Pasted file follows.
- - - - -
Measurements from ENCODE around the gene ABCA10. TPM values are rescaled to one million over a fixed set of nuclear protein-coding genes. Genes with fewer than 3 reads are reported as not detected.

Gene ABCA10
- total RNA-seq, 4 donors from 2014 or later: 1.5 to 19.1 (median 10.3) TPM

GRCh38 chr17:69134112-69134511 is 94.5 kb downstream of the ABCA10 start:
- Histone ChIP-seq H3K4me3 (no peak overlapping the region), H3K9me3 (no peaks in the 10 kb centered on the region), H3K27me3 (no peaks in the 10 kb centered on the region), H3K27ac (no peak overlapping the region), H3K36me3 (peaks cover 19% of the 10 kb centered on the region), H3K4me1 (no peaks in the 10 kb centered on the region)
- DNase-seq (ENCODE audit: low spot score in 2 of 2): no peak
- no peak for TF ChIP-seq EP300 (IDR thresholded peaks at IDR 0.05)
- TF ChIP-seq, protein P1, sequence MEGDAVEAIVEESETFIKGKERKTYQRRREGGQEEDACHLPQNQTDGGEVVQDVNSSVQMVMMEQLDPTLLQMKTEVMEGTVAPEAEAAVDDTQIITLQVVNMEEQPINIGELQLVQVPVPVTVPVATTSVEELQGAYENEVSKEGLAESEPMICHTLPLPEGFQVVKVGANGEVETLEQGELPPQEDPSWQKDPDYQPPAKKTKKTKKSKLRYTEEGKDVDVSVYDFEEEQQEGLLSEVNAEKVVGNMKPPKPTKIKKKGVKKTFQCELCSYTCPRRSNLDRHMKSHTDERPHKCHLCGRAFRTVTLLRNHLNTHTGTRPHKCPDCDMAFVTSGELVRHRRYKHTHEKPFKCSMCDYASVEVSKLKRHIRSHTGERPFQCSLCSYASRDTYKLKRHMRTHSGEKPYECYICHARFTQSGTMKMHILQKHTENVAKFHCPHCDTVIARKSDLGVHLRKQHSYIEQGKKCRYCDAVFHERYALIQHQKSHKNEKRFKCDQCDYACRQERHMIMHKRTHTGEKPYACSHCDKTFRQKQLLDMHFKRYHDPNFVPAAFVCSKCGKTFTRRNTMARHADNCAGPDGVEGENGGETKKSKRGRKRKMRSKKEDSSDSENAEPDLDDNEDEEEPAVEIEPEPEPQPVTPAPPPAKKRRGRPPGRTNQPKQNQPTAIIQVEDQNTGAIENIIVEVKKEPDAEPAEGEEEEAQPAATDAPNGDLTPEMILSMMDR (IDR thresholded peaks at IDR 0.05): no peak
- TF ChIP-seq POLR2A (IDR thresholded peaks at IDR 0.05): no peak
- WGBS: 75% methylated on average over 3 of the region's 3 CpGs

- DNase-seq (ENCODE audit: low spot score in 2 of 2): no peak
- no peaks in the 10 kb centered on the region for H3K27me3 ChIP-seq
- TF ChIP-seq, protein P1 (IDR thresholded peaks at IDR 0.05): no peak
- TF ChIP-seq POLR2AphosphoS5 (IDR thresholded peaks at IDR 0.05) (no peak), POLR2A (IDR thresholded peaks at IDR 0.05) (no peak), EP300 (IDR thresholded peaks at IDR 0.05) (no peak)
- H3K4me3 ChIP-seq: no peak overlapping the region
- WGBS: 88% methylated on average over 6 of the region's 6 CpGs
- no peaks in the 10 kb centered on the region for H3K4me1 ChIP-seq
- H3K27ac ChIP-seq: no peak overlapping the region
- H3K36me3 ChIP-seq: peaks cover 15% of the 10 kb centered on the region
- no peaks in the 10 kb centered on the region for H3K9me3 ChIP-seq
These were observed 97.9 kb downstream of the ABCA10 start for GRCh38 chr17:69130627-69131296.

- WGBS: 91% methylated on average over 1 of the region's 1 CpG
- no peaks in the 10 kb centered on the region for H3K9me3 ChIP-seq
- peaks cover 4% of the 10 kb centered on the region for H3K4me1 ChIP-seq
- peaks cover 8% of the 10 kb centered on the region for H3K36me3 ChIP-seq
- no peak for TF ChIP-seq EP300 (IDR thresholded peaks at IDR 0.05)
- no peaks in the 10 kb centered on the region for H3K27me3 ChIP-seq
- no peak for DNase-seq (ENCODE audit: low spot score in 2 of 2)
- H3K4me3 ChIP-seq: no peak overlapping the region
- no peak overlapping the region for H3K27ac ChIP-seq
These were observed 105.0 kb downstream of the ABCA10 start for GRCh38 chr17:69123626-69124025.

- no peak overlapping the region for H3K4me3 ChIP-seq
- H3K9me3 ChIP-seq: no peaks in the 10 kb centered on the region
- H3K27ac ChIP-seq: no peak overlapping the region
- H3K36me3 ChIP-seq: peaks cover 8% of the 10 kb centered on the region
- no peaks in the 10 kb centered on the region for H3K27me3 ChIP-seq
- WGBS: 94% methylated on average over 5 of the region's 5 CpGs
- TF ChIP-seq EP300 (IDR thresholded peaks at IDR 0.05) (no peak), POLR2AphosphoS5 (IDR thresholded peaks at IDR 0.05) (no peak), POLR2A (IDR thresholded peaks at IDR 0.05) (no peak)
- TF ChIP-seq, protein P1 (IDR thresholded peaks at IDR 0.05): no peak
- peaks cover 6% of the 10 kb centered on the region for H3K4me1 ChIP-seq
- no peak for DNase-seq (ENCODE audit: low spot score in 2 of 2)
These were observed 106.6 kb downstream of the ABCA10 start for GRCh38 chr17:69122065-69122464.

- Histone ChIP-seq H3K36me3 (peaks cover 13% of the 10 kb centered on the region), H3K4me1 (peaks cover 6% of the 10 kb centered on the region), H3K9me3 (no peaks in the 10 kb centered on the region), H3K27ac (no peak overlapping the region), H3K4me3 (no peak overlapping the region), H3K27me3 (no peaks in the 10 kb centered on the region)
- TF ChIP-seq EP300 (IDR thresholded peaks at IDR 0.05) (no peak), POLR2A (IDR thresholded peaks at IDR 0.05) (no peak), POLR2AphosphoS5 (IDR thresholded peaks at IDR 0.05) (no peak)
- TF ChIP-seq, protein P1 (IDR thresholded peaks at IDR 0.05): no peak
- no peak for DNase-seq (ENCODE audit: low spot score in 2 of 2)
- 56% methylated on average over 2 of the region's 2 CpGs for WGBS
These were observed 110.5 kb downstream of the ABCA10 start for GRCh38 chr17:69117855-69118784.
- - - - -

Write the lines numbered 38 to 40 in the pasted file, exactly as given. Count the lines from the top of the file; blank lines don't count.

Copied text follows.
- TF ChIP-seq EP300 (IDR thresholded peaks at IDR 0.05) (no peak), POLR2AphosphoS5 (IDR thresholded peaks at IDR 0.05) (no peak), POLR2A (IDR thresholded peaks at IDR 0.05) (no peak)
- TF ChIP-seq, protein P1 (IDR thresholded peaks at IDR 0.05): no peak
- peaks cover 6% of the 10 kb centered on the region for H3K4me1 ChIP-seq